Marx: Drunken Student with Unkempt Hair

Posted by Pete on 5th May 2018

After months of shoehorning dubiously relevant Karl Marx references into every email I can, I get to write you one about the man himself – today is his 200th Birthday, after all!

Here's our Karl Marx tea towel

The man behind the name 

After decades of people calling him 'the man who shaped the twentieth century', we all know the name.

Superpowers have defined themselves by his thought, generations of thinkers have pledged him their loyalty, and revolutions have been fought - from Cuba to China - in his name.

Marx, in short, is kind of a big deal.

But behind all this celebrity was a real person.

True, he led the life of a dissident revolutionary. For decades, he was chased around Europe by distrustful governments - German, French, Belgian - all the while writing the inflammatory critique which made them distrust him.

Amid all this excitement, though, Karl Marx also had the joys and trials of an ordinary life. He happily played, for example, the role of family man. With his wife and comrade, Jenny von Westphalen, he had seven children. (One grew up to be the formidable socialist, Eleanor Marx.)

Blog post: who was Eleanor Marx? Only the most influential woman in 19th century British politics

Marx's early years

Personally, I identify most with Karl when he was my age – the layabout university student can see much of himself in the young Marx.

In 1835, at 17 years old, he left his hometown of Trier (in West Germany) to study law at the University of Bonn.

Marx's time at Bonn could be called 'brief but boisterous'...

He was co-president of the 'Trier Tavern Club': "a society of about thirty university students from his home town whose main ambition was to get drunk as frequently and riotously as possible."

Don't worry, this was no exclusive drinking society for social elites like Boris and Cameron's Bullingdon Club. The Trier Tavern Club was somewhere that middle-class Bonn students from the Rhineland could get together and think about home over a drink or three... or four.

In fact, the Trier kids sometimes got into fights with the Prussian aristocrats who swaggered about town, often cornering students and demanding they kneel and swear allegiance to the crown. Karl made sure to carry a pistol around with him to ward off these conservative wasters.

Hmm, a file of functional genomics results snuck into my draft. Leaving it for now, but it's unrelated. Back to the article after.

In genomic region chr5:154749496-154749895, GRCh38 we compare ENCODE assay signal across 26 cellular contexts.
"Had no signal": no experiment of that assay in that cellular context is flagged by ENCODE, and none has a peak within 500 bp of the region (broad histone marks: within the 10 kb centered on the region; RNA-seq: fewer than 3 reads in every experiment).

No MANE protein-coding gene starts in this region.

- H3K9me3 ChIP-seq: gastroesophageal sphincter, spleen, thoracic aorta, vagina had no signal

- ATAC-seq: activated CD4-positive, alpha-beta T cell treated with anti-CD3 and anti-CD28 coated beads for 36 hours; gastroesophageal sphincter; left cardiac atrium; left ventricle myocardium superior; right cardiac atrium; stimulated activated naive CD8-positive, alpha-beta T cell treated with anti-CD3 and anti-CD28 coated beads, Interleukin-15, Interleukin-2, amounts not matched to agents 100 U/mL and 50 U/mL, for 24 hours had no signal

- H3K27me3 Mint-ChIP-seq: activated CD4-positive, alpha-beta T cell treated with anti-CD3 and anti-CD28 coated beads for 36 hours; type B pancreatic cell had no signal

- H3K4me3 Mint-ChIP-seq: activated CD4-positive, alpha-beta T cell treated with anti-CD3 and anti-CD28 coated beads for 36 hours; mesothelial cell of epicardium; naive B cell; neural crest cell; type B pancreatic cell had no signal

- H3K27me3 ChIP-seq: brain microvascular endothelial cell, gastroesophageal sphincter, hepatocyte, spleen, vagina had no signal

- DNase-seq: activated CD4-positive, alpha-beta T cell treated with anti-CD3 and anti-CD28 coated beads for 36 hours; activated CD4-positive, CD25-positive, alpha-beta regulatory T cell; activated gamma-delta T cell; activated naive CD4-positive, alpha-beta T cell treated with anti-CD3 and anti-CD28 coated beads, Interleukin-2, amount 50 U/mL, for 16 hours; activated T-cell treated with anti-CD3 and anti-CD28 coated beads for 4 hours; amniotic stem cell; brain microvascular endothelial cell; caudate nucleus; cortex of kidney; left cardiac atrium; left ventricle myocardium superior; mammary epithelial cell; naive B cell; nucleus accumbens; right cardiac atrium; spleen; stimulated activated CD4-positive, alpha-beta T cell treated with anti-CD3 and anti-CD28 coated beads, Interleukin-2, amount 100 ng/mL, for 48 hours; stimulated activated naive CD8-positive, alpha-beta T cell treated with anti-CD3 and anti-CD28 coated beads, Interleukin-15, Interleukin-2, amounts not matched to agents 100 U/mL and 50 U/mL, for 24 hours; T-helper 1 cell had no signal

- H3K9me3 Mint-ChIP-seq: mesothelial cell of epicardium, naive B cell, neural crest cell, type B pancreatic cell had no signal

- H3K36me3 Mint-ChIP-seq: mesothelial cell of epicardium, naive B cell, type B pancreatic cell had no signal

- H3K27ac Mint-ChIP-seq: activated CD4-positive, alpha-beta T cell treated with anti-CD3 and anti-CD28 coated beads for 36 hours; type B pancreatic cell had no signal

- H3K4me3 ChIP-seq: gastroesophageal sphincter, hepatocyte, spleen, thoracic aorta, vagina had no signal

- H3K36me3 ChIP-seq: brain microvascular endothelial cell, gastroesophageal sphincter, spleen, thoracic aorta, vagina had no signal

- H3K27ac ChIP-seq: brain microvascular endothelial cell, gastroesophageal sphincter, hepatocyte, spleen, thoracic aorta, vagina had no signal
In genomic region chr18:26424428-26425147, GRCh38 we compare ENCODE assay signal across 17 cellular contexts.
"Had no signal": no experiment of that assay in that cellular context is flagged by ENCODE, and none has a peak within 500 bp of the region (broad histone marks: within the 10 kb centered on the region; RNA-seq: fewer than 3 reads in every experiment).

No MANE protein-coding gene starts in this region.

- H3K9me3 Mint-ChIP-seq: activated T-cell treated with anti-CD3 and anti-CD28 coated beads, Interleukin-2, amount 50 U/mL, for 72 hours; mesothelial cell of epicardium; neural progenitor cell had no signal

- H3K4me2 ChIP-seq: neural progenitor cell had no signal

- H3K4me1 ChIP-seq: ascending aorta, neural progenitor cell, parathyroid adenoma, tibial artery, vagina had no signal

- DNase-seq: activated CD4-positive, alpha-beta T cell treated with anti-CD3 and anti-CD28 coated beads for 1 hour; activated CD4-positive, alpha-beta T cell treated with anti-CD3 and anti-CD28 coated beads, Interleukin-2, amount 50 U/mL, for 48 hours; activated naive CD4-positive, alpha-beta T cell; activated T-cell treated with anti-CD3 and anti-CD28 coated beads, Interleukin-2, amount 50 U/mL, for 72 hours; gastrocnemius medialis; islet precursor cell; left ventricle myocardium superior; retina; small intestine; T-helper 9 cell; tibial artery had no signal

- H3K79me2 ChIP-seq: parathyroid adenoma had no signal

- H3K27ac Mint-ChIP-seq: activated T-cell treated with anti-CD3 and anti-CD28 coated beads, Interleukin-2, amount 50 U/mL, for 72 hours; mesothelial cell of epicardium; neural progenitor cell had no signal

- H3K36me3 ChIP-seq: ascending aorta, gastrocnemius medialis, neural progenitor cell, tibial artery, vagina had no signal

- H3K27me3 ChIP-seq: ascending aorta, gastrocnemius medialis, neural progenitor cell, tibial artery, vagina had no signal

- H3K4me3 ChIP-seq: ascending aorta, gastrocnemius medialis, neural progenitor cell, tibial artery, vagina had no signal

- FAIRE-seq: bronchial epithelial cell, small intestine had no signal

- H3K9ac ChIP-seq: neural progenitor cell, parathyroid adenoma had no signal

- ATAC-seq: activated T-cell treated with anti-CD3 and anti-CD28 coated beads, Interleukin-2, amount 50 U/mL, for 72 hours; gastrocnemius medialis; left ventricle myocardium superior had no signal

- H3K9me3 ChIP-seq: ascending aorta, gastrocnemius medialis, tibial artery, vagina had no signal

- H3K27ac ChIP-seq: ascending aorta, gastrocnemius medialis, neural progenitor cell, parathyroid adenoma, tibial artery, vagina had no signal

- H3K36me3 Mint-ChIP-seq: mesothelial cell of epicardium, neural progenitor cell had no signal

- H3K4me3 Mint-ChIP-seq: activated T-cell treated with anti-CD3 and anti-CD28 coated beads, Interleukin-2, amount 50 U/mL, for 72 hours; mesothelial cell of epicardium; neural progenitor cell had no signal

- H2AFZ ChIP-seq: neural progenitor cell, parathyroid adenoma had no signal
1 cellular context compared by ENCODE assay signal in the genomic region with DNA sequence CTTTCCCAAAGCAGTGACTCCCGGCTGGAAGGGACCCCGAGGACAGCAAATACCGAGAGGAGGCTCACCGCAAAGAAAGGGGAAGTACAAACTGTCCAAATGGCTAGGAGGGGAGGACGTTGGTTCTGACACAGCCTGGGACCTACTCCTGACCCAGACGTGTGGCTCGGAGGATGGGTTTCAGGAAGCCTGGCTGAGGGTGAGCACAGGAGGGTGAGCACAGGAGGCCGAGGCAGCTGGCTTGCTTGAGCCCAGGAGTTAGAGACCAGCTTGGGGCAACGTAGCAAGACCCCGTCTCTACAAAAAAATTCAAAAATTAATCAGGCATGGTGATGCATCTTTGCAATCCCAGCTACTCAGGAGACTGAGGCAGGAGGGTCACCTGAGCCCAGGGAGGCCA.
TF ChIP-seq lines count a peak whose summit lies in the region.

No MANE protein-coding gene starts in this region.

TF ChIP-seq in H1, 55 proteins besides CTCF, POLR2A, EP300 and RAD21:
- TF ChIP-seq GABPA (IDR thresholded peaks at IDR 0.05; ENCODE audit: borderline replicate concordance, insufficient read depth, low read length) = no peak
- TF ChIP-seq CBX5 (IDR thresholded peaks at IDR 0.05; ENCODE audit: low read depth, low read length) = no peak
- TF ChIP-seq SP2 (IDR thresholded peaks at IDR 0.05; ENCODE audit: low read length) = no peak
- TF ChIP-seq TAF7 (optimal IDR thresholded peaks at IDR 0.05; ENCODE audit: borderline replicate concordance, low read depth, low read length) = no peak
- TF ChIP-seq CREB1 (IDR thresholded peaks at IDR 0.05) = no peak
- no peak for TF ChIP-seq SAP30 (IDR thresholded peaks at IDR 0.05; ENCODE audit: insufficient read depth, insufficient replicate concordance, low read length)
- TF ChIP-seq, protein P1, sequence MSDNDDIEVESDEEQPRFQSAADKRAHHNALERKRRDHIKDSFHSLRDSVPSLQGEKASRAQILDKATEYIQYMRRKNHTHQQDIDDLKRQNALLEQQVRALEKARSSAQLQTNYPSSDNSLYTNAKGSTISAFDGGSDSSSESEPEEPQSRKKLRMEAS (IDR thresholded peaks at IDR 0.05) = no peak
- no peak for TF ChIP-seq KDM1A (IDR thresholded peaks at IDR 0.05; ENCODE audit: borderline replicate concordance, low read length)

After just one wild year at Bonn, Marx transferred to the calmer atmosphere of the University of Berlin. His ' Certificate of Release' noted, in addition to his excellent academic performance, his aptitude for "disturbing the peace by rowdiness and drunkenness at night".

Marx's drunkenness might have died down in Berlin but the disturbing of the peace went on unabated.

This time, though, it wasn't with pistols – it was with ideas.

Turning his head to radical philosophy 

He quickly gravitated towards the 'Doctors' Club' – a group of young radicals under the influence of Friedrich Hegel's critical method.

They had no time for the conservatism – religious, moral, political – which ran through contemporary Prussia. Polemics by members of the Club were aimed at the very foundations of the Prussian Establishment.

Beginning to feel a calling to philosophy, Marx told his dad, Heinrich, that he was abandoning his legal studies to pursue a PhD with the dissertation 'The Difference Between the Democritean and Epicurean Philosophy'. To say Heinrich was displeased would be an understatement... Karl's old man had poured his money and hopes into making a respectable German lawyer of his son – so he didn't receive news of Karl's conversion to a less 'solid' path in academia very well:

"God’s grief!!! Disorderliness, musty excursions into all departments of knowledge, musty brooding under a gloomy oil-lamp, running wild in a scholar’s dressing gown and with unkempt hair." - Heinrich Marx

Did Karl take note of his Dad's objections? Not a chance.

In 1841, he'd secured his Doctorate. Seven years later he had written the Communist Manifesto; forty years after that, Das Kapital was published; and now, two-hundred years on, Karl Marx is possibly the most famous thinker of all time.

But at the beginning, before all this fame, was a young man not unlike most students nowadays – he enjoyed a night out, worried his parents, and had 'unkempt hair' (something he and I definitely share).

The message? People who change the world are still people – like you and me.

Maybe it's worth taking a shot at it yourself.

View the Karl Marx tea towel